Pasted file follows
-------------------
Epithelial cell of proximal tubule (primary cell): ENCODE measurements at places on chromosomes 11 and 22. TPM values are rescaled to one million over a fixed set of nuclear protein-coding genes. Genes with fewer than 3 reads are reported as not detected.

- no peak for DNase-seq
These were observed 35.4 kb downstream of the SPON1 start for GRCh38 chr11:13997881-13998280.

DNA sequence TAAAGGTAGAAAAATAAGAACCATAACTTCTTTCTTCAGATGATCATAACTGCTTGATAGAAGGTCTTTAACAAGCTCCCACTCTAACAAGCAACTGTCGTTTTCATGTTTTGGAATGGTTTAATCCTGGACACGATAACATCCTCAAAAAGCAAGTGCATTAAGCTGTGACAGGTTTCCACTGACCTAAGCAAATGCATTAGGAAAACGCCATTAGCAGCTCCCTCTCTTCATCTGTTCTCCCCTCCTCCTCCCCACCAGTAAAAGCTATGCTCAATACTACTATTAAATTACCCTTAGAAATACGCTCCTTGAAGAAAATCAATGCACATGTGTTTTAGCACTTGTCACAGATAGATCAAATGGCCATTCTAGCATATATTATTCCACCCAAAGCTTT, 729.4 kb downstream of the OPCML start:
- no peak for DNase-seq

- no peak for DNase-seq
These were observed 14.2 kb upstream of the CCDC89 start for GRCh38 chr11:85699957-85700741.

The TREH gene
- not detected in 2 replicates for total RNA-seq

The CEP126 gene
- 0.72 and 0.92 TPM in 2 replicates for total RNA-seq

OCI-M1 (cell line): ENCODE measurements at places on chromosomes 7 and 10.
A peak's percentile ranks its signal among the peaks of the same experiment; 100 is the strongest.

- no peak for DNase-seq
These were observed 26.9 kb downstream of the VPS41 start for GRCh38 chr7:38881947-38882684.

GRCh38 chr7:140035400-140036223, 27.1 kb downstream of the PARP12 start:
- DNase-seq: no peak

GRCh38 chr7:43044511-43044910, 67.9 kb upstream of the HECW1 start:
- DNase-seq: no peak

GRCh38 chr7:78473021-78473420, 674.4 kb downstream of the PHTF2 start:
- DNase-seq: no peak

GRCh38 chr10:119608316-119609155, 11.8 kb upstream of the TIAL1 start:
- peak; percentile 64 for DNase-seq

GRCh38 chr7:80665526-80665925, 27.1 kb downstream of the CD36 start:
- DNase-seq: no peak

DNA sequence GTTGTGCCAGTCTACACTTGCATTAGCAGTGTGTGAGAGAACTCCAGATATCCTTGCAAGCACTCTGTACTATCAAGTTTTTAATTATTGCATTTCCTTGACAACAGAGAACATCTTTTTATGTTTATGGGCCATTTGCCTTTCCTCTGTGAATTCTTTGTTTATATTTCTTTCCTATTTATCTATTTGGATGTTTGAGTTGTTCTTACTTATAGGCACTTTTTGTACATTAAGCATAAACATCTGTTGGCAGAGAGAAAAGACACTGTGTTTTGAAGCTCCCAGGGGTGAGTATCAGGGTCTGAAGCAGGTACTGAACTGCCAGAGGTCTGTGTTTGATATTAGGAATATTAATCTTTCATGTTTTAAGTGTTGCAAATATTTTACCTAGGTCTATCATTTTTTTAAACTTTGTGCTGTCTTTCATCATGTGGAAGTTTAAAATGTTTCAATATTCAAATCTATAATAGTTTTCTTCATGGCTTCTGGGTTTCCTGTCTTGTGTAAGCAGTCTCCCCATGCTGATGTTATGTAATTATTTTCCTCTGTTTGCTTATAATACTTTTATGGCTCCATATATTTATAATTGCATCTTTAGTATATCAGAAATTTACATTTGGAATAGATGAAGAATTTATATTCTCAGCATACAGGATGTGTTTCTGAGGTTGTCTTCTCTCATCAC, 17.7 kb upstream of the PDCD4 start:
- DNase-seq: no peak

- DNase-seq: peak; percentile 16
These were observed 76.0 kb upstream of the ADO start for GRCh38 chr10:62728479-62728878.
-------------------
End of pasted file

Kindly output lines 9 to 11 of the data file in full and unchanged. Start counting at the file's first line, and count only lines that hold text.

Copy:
- not detected in 2 replicates for total RNA-seq

The CEP126 gene
- 0.72 and 0.92 TPM in 2 replicates for total RNA-seq